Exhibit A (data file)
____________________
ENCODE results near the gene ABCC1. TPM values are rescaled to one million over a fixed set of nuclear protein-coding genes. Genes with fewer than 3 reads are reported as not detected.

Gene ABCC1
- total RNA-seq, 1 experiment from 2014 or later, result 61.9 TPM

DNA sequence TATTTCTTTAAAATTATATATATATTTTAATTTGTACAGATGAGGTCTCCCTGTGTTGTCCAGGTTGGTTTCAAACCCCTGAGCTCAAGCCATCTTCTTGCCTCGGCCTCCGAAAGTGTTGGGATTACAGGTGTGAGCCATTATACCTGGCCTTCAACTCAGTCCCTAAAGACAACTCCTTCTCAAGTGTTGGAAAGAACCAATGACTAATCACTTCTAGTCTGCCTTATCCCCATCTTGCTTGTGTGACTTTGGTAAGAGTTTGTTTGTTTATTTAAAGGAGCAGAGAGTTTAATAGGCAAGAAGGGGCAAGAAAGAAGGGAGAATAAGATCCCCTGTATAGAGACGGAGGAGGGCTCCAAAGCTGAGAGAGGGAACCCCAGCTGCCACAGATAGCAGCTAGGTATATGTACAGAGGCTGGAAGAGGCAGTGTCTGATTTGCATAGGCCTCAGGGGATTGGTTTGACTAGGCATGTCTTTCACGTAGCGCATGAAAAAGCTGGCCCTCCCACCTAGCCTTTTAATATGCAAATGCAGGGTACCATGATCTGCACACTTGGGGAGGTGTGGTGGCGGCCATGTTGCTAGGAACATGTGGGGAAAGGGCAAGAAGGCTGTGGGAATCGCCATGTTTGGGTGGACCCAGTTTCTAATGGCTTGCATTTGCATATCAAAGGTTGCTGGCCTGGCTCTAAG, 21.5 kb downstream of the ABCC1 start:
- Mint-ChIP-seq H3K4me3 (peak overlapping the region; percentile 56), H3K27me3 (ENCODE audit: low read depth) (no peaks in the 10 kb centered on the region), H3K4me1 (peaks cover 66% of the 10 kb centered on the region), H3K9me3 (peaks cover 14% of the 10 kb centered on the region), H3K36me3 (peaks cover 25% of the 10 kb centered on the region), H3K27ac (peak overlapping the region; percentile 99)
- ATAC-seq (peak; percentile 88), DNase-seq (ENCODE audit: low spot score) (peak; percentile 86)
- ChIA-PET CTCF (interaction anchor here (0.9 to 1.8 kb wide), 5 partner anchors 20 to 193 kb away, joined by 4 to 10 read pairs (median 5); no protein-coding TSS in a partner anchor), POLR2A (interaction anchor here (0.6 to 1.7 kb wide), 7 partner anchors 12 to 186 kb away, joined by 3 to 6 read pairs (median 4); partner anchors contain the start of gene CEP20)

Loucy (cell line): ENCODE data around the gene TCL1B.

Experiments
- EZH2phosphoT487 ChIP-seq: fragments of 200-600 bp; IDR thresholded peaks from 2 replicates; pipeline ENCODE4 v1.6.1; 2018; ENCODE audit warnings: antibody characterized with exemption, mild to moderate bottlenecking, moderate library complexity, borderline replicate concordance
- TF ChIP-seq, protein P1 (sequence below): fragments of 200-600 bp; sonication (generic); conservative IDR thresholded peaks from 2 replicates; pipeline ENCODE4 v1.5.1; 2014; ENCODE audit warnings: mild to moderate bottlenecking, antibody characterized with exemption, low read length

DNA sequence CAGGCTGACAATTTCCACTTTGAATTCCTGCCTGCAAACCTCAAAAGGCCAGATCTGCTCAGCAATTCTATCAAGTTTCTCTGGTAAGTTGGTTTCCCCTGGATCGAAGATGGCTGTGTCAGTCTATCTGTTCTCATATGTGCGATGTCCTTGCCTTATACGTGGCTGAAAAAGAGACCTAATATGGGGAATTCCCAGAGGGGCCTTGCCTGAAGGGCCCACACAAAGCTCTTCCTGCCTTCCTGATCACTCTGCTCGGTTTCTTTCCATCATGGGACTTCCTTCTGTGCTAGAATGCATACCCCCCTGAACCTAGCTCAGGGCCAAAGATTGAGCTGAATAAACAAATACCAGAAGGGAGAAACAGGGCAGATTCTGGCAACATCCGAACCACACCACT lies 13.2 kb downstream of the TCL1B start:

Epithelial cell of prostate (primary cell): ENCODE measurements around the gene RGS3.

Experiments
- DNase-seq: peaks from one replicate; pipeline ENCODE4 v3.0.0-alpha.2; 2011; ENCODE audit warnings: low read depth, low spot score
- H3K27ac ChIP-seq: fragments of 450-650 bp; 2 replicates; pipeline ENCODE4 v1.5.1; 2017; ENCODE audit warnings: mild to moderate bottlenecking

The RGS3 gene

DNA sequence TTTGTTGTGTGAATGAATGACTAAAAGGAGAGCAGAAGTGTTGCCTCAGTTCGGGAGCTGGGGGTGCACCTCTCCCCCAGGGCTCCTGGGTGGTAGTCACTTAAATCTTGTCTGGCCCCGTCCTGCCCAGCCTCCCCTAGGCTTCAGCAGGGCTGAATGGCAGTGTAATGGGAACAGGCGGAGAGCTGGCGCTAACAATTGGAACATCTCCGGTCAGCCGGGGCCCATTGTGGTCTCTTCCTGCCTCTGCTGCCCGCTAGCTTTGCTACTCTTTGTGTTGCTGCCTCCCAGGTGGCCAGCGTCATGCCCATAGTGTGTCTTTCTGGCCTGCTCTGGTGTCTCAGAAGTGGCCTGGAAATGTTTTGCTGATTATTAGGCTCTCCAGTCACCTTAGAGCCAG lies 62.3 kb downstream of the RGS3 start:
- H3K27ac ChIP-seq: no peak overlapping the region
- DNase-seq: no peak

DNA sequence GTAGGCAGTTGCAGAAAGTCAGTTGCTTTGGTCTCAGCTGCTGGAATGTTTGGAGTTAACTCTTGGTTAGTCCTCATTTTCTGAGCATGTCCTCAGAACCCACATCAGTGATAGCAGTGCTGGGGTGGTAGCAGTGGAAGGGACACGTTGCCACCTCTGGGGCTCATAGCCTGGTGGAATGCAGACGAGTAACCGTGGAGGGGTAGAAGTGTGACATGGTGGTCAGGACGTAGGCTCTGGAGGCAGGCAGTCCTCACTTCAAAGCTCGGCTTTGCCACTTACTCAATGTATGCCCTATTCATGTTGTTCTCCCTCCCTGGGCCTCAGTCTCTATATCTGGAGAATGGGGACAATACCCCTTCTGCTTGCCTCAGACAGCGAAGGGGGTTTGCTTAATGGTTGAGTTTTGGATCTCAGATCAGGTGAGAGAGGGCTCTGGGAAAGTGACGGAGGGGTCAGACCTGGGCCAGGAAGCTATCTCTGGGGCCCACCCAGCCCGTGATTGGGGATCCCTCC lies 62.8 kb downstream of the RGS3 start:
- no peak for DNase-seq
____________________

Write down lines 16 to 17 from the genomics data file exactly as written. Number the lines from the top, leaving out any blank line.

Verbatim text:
- H3K27ac ChIP-seq: fragments of 450-650 bp; 2 replicates; pipeline ENCODE4 v1.5.1; 2017; ENCODE audit warnings: mild to moderate bottlenecking

The RGS3 gene